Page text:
“Go to the edge of the cliff and jump off. Build your wings on the way down.” – Ray Bradbury
That’s a bit what it feels like to start a new novel – which is what I’ve been working toward for several weeks now. I haven’t actually started typing out the rough draft yet, but I’ve been looking over the edge of that cliff and gathering what I’ll need to build my wings. I’m jotting notes on my new story, gathering my ideas on sticky notes, torn-out notebook pages, and whatever is handy. I’m asking and answering questions like: “What does the protagonist want most? Need most? Why can’t she get it? What are the stakes, i.e. what happens – or doesn’t – if she doesn’t get what she wants/needs?” And on and on. Those notes are my feathers and balsa and glue, the material I’ll build my wings with, once I make the leap into the rough draft.
A few years ago I went to the cliffs in La Jolla, just north of San Diego, to the spot where the hang gliders jump off. They arranged their “wings,” strapped themselves in, took a running leap, and soared up and out over the beach on the air currents. It must take a lot of trust and courage to jump off the cliff the first time. Maybe it takes a lot of trust and courage every time. I know it does to leap into the rough draft of a new novel. Every time.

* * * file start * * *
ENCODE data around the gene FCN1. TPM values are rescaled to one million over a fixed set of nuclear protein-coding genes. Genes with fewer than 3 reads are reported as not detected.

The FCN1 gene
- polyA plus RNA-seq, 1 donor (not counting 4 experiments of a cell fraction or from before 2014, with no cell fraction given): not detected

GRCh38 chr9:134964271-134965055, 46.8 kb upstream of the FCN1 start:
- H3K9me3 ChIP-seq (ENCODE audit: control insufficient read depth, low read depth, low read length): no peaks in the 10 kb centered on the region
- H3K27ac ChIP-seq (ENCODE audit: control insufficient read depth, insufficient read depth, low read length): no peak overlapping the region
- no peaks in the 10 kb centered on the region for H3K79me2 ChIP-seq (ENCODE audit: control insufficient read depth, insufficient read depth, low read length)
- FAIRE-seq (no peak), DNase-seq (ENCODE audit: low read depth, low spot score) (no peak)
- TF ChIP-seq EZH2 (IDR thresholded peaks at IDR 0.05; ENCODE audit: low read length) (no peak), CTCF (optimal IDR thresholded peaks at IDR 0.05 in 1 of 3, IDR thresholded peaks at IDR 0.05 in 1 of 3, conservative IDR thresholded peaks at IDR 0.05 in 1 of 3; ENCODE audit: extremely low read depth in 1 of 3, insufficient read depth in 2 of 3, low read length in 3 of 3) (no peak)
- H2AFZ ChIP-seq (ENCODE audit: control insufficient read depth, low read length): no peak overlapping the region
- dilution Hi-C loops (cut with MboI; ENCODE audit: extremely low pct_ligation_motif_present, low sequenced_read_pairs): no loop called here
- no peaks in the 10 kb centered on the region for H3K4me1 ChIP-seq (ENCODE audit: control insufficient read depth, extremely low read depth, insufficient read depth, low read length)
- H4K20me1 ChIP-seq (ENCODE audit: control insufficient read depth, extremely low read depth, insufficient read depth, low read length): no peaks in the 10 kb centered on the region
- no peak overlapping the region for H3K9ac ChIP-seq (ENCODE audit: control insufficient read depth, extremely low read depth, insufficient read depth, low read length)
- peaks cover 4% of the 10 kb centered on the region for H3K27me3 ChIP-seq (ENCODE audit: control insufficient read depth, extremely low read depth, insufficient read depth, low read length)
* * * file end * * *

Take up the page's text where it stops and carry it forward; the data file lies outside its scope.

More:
Orson Scott Card, in his introduction to Speaker for the Dead, wrote, “You see, the work of a storyteller doesn’t get any easier the more experience we get, because once we’ve learned how to do something, we can’t get excited about doing exactly the same thing again – or at least most of us can’t. We keep wanting to reach for the story that is too hard for us to tell – and then make ourselves learn how to tell it.”
I’m encouraged to know that even Orson Scott Card finds writing a challenge. So did the prolific author Phyllis A. Whitney. In a 1961 article, “Letter to a Young Writer,” she wrote, “I am faced now with writing a book about Istanbul, and I haven’t the faintest notion of how to go about it. The idea scares me to pieces. The one advantage I have over you is that I have been through this so many times before that I know I can do it.”
So. Yes. Okay. I know I can do it. But I’m not quite at the jumping-off point just yet. I’m in what writer Joy Cowley calls a story’s “gestation period.” She says, “The time to write a story is when you can no longer contain it.” It’s time when the energy in all those scattered thoughts and notes starts to take on a flexible weight and form. Although the wings are not built yet, I’ll stand at the edge of the rough draft cliff, holding the feathers. Then I’ll feel an updraft. And leap!
Happy Reading! Happy Writing!
© 2013 Karyn Henley. All rights reserved. Photo courtesy morguefile.com